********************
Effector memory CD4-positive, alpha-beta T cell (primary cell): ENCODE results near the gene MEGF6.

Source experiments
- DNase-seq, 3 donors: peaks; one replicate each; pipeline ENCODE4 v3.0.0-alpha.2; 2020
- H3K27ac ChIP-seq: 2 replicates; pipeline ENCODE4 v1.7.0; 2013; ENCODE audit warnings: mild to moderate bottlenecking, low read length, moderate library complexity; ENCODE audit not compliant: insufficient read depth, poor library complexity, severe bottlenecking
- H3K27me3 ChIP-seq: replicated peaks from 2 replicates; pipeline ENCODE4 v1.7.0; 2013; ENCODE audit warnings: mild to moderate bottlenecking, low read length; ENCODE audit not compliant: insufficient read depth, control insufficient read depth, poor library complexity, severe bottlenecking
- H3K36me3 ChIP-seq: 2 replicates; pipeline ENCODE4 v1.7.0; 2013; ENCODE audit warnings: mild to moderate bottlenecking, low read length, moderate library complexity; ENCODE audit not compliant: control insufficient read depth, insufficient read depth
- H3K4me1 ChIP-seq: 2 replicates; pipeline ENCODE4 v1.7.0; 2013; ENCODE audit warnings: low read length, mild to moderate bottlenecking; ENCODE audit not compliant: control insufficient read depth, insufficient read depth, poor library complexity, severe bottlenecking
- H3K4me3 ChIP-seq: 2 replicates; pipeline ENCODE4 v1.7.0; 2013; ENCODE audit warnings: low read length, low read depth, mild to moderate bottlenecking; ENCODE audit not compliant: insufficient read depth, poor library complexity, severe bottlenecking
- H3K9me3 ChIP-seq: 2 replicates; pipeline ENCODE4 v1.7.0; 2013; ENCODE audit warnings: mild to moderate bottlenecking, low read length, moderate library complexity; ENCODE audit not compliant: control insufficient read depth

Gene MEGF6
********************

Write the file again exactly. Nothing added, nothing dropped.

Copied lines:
Effector memory CD4-positive, alpha-beta T cell (primary cell): ENCODE results near the gene MEGF6.

Source experiments
- DNase-seq, 3 donors: peaks; one replicate each; pipeline ENCODE4 v3.0.0-alpha.2; 2020
- H3K27ac ChIP-seq: 2 replicates; pipeline ENCODE4 v1.7.0; 2013; ENCODE audit warnings: mild to moderate bottlenecking, low read length, moderate library complexity; ENCODE audit not compliant: insufficient read depth, poor library complexity, severe bottlenecking
- H3K27me3 ChIP-seq: replicated peaks from 2 replicates; pipeline ENCODE4 v1.7.0; 2013; ENCODE audit warnings: mild to moderate bottlenecking, low read length; ENCODE audit not compliant: insufficient read depth, control insufficient read depth, poor library complexity, severe bottlenecking
- H3K36me3 ChIP-seq: 2 replicates; pipeline ENCODE4 v1.7.0; 2013; ENCODE audit warnings: mild to moderate bottlenecking, low read length, moderate library complexity; ENCODE audit not compliant: control insufficient read depth, insufficient read depth
- H3K4me1 ChIP-seq: 2 replicates; pipeline ENCODE4 v1.7.0; 2013; ENCODE audit warnings: low read length, mild to moderate bottlenecking; ENCODE audit not compliant: control insufficient read depth, insufficient read depth, poor library complexity, severe bottlenecking
- H3K4me3 ChIP-seq: 2 replicates; pipeline ENCODE4 v1.7.0; 2013; ENCODE audit warnings: low read length, low read depth, mild to moderate bottlenecking; ENCODE audit not compliant: insufficient read depth, poor library complexity, severe bottlenecking
- H3K9me3 ChIP-seq: 2 replicates; pipeline ENCODE4 v1.7.0; 2013; ENCODE audit warnings: mild to moderate bottlenecking, low read length, moderate library complexity; ENCODE audit not compliant: control insufficient read depth

Gene MEGF6